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Uber begins battle to clear its name at Brussels appeal court
A trial between American ride-booking platform Uber and the Belgian Taxi Federation (FeBet) is starting this Friday at Brussels appeals court. Further hearings will continue on 18 and 25 September and 2 October.
The big question is if Uber, which FeBet sees as unfairly and illegally taking over Brussels’ taxi market, is seen as a transportation provider or a taxi company.
FeBet had appealed against a ruling stating that UberX, which connects passengers with limousine drivers holding an LVC licence (private car rental with a driver), complies with the Brussels legal framework.
It says that giving taxi licences directly to drivers rather than cab firms will cripple taxi firms in Brussels. Uber meanwhile defends giving licences to drivers as a way to “improve mobility in Brussels”, and help ease traffic jams.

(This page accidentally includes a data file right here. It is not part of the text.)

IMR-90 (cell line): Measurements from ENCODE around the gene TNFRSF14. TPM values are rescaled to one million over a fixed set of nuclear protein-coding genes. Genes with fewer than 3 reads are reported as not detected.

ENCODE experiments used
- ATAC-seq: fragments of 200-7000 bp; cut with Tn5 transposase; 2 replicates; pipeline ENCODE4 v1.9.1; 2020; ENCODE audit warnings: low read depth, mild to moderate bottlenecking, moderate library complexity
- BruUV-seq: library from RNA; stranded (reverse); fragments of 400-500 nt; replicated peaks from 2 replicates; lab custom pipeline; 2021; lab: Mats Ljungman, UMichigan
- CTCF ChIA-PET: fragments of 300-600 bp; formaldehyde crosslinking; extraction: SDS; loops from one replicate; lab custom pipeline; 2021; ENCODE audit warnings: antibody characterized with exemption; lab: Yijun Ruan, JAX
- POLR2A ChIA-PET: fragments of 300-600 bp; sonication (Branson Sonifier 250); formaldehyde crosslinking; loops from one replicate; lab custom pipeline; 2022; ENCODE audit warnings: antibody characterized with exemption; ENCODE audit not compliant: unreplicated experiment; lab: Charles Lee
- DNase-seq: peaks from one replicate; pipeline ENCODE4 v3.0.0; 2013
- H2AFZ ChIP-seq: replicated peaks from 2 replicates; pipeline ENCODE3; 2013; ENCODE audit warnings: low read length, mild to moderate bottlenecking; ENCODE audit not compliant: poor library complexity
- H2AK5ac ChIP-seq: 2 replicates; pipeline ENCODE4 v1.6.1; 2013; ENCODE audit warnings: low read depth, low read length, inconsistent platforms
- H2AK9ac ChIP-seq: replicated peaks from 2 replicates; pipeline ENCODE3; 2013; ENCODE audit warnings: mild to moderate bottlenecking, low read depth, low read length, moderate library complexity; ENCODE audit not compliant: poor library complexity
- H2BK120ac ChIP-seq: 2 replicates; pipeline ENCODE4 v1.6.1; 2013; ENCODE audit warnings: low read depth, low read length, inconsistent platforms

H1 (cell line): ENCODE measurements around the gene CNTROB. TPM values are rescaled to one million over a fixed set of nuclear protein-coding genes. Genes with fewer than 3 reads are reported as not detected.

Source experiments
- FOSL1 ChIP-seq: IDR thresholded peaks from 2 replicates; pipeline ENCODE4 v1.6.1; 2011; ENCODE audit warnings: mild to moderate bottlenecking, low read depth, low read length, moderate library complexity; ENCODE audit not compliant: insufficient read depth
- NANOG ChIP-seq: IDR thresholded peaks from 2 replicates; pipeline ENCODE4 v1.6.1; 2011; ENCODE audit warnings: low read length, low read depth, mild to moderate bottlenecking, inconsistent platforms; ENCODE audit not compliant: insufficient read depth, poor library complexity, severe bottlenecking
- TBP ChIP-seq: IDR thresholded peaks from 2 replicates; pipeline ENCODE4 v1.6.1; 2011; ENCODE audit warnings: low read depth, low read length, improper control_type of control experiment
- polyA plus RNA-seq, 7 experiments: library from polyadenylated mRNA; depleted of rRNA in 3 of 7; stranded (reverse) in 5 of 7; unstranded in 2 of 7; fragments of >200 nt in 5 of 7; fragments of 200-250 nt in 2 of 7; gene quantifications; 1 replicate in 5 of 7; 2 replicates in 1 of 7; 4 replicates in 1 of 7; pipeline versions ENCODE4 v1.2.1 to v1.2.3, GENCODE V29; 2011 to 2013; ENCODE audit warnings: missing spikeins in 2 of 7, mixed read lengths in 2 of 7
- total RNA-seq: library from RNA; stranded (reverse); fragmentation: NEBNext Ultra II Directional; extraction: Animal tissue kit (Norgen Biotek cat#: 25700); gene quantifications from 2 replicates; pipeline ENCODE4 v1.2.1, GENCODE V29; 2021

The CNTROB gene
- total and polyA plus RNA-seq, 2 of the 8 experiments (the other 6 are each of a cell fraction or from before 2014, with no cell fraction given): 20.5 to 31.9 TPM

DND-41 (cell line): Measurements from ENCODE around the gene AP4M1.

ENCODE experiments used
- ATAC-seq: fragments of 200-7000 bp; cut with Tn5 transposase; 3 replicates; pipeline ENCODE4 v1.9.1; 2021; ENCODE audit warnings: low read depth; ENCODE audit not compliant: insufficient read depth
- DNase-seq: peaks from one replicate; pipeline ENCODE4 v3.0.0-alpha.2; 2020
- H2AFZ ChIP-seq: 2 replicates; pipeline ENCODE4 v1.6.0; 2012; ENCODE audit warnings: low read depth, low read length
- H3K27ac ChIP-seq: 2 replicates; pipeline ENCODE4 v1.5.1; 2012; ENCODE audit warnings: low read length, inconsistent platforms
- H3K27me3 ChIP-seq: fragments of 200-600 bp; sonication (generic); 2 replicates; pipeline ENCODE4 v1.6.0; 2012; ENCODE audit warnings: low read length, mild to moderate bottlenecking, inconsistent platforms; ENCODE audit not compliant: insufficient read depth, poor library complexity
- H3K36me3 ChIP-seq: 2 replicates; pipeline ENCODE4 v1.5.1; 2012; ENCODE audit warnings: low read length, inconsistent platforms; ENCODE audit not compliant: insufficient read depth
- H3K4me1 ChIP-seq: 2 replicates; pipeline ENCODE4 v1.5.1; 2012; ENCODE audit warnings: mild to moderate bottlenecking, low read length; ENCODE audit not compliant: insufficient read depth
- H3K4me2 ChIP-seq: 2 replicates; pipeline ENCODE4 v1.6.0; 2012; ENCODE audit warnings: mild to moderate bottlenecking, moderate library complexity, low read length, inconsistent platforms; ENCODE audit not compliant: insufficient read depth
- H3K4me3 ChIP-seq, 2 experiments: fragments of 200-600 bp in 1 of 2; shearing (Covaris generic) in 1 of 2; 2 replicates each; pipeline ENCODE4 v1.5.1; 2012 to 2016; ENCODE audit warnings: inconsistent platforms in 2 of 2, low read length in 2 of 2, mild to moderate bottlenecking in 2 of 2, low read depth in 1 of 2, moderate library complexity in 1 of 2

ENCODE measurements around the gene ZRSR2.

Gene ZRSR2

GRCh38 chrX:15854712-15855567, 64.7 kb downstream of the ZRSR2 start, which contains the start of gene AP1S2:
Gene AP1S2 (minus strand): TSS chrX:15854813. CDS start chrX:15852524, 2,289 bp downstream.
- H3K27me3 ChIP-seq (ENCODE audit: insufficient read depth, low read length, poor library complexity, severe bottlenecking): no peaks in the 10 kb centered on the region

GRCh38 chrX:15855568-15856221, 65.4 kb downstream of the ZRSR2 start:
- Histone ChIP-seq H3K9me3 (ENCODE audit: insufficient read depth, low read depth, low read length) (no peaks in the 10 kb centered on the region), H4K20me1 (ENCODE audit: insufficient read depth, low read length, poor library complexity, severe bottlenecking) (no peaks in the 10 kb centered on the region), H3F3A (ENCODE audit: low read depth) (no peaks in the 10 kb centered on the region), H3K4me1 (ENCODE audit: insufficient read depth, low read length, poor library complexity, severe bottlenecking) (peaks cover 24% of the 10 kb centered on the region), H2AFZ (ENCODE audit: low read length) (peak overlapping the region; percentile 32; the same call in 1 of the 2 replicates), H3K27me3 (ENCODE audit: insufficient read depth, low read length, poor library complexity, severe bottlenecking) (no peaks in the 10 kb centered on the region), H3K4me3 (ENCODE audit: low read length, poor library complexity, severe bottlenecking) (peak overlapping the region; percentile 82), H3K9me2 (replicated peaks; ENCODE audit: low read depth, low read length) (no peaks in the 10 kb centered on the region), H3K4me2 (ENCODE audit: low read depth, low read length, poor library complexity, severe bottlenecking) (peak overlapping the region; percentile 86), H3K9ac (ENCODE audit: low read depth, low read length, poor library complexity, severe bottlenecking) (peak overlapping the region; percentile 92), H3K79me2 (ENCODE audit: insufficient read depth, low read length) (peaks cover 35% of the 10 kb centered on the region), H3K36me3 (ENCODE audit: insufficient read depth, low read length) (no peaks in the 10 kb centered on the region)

But on 16 January 2019, the capital’s Francophone commercial court rejected all actions against Uber and confirmed that its UberX service complied with the Brussels legislation on the paid transport of people.
The court also ruled in January 2019 that drivers holding an LVC licence that use the UberX application could not be seen as employees of the American company.
The judge held that Uber does not provide transport per se and so the Uber app cannot be considered as a taxi service. But FeBet disagreed and appealed, leading to this week’s controversial court action.